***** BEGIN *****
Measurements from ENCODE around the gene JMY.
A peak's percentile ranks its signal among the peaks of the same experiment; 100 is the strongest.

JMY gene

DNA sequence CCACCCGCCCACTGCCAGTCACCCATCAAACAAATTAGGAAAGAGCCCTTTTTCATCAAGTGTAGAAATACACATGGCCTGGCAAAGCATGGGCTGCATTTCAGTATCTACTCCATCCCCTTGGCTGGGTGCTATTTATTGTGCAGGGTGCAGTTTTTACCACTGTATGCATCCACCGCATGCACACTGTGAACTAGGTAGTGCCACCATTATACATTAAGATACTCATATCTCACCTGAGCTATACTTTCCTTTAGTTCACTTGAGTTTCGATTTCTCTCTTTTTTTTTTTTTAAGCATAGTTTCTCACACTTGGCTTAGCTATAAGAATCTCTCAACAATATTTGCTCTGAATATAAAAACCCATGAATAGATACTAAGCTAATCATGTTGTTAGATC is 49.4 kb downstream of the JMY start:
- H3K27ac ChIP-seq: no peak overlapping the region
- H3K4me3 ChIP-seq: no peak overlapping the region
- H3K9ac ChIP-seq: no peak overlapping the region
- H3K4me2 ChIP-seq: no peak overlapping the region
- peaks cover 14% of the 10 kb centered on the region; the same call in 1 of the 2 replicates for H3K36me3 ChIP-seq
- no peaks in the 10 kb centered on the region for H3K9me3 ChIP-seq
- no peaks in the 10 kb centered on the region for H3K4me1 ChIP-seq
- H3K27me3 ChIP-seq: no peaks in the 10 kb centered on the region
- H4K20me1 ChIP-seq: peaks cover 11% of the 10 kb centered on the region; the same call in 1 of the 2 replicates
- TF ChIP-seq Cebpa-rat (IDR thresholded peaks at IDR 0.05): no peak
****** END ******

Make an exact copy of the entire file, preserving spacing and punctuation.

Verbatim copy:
Measurements from ENCODE around the gene JMY.
A peak's percentile ranks its signal among the peaks of the same experiment; 100 is the strongest.

JMY gene

DNA sequence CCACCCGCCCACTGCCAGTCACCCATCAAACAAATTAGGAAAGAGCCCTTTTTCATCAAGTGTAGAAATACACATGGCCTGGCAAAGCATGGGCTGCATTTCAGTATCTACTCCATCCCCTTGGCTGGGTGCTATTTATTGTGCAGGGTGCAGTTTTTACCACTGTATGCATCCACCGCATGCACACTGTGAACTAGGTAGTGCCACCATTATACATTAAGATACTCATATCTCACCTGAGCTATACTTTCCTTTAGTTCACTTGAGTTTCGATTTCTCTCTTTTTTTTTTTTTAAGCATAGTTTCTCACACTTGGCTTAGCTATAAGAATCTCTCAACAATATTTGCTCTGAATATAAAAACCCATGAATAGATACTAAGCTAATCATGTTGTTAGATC is 49.4 kb downstream of the JMY start:
- H3K27ac ChIP-seq: no peak overlapping the region
- H3K4me3 ChIP-seq: no peak overlapping the region
- H3K9ac ChIP-seq: no peak overlapping the region
- H3K4me2 ChIP-seq: no peak overlapping the region
- peaks cover 14% of the 10 kb centered on the region; the same call in 1 of the 2 replicates for H3K36me3 ChIP-seq
- no peaks in the 10 kb centered on the region for H3K9me3 ChIP-seq
- no peaks in the 10 kb centered on the region for H3K4me1 ChIP-seq
- H3K27me3 ChIP-seq: no peaks in the 10 kb centered on the region
- H4K20me1 ChIP-seq: peaks cover 11% of the 10 kb centered on the region; the same call in 1 of the 2 replicates
- TF ChIP-seq Cebpa-rat (IDR thresholded peaks at IDR 0.05): no peak